Leasing companies are increasingly appealing to more consumers through offering personal contract hire (PCH), however Arval’s UK managing director, Miguel Cabaça, has warned them not to lose sight of their corporate market.
The number of leasing companies entering the personal leasing market has increased rapidly over the past year, with all of the top 10 in the Fleet News FN50 offering some type of PCH arrangement.
The British Vehicle Rental and Leasing Association (BVRLA) reported a 14% increase in personal leasing in the first quarter of 2018, in contrast to a 1% overall decline in business leasing (see Fleet News, July 26).
Arval itself has offered PCH for a few years (via its broker network and direct sales operation to the SME sector) and has recently begun offering nearly new vehicles via PCH (branded Re-Lease).
It now also provides a range of private lease options under the ‘Arval for Employee’ banner which target the employees of its corporate clients who do not have company cars, so that they can fund their new car through PCH or a salary sacrifice scheme.
Serving consumers has brought a number of challenges as leasing companies have had to adapt to Financial Conduct Authority (FCA) regulation and ensure they have sufficient resources in their legal and compliance department, as well as adjust their teams’ skill sets to communicate to customers in the right way.
“Private customers require different skill sets in terms of communication skills, the way you approach them,” Cabaça told delegates at the recent International Auto Finance Network (IAFN) conference.
“Communicating with a driver who is part of a company car scheme versus a private customer that has chosen their car and is paying for their car, you may say 80% of the contact is the same, but there’s 20% which is very different.”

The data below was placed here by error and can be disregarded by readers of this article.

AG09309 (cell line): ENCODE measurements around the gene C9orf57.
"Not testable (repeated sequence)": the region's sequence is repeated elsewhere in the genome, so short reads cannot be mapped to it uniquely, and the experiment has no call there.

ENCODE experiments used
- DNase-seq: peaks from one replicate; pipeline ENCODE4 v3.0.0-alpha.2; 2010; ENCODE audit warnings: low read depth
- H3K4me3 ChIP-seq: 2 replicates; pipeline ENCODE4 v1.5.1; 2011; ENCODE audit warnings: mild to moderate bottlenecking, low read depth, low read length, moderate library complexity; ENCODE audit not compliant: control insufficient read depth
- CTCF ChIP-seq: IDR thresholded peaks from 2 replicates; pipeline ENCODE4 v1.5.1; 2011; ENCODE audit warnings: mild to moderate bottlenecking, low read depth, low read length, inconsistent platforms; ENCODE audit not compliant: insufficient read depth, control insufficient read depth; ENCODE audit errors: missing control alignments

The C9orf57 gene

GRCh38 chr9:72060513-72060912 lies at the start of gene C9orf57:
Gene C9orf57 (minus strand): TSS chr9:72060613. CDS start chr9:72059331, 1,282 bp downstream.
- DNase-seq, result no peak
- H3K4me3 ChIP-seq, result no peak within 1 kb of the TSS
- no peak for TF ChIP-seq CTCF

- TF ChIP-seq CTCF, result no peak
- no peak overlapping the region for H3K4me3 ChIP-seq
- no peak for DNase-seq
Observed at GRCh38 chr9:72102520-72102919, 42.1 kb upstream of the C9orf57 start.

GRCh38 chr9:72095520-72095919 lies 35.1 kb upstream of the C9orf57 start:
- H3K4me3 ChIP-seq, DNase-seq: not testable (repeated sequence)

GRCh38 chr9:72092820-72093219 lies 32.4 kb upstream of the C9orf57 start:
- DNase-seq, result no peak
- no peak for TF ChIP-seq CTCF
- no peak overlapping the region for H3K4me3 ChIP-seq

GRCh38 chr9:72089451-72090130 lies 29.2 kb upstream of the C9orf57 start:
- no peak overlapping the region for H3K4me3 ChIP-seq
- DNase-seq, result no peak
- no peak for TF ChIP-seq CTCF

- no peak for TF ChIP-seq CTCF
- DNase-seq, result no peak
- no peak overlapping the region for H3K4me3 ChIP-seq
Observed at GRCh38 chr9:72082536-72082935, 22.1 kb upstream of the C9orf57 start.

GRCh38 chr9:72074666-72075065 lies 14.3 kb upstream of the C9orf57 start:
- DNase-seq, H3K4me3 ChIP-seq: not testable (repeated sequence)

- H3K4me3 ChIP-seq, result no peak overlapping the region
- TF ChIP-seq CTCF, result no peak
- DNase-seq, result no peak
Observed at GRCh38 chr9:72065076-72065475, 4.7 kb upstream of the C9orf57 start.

Digital tools are also key, he said: “You have to understand you are facing a very different customer.
“One is a driver that is sitting at a company looking at a laptop in the morning, trying to go through the company car scheme possibilities and choosing their own car.
“Another one is a consumer – alongside our options, they have brokers, they have different dealers, they have different manufacturers, so we’re up against a very different competition. You have to be extremely good in the way you have your digital tools set up.”
Although leasing companies are adapting their businesses to suit consumers, Cabaça believes they must also continue to develop new services to support traditional customers.
“When you see a lot of things changing in the market, there is a risk you actually forget your traditional customers,” he said.
“Everyone is interested in mobility, everyone is interested in PCH, new segments, that’s quite sexy.”